Hence, some PhD students may pass within an hour, while other have to defend themselves for more than four hours (the lack of regulation has been repeatedly criticised). Since the outcome of the PhD viva can still decide whether the student has passed or not, the UK version is quite different from its more symbolical counterparts in Europe (e.g. the Netherlands or Germany). It is also held in a private setting and not open to the public. Due to this degree of “non-transparency” and its potential impact on their future careers, PhD candidates are often quite anxious and stressed in the weeks and days before their viva. However, as I said above, how exactly the viva is conducted and what the climate will be like can vary vastly in each individual case.
Write a good thesis
This may seem pretty obvious, if not trivial, to some but I personally think it is the most important thing you want to have before you go into the viva: a thesis that you feel confident about and which is interesting to read – not only for the expert but a broader audience. Try to work on a topic that has real relevance and topicality in your field and look for ways to communicate broader implications beyond your research area. Think of a good structure and do not deter from experimentation to find efficient, maybe even creative forms to share your knowledge. However, cohesion and logic must not suffer under new ideas. Having an honest and good relationship with your supervisor(s) is absolutely crucial for achieving a high quality thesis (which means you need to be open for criticism and be able to re-examine your reasoning).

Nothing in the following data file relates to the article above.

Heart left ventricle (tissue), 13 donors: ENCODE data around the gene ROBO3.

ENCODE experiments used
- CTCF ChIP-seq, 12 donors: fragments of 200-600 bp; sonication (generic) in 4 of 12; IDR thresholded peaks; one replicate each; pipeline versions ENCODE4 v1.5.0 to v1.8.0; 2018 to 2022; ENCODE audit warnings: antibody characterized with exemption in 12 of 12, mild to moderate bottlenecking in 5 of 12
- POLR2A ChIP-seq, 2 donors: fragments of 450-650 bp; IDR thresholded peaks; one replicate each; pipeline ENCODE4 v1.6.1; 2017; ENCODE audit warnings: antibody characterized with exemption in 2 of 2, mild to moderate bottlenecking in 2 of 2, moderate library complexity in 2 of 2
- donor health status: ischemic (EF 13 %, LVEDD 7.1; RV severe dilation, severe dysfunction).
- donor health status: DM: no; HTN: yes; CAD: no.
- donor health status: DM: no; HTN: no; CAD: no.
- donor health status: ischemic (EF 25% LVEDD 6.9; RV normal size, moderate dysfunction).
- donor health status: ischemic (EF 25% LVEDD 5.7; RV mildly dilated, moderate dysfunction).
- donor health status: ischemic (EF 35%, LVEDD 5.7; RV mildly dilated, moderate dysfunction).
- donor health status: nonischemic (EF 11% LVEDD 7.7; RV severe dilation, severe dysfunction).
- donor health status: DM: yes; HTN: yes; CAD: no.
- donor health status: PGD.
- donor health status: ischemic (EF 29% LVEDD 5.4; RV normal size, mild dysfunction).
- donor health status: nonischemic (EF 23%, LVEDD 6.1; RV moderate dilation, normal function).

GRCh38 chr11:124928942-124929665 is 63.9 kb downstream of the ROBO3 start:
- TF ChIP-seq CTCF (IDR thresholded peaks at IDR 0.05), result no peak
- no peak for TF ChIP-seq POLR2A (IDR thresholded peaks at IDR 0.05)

Find a good external (and internal) examiner
This is almost as important as writing a good thesis: try to find an external examiner who is active in your research area and who will really understand what you’ve been working on the past three years. This raises the chances of having a meaningful, productive conversation about the content of your thesis. You do not want to meet an examiner who doesn’t have a clue about your theoretical framework, methodology, and research subject; he or she may not be able to evaluate your work adequately or, in the worst case, could even dismiss it as irrelevant.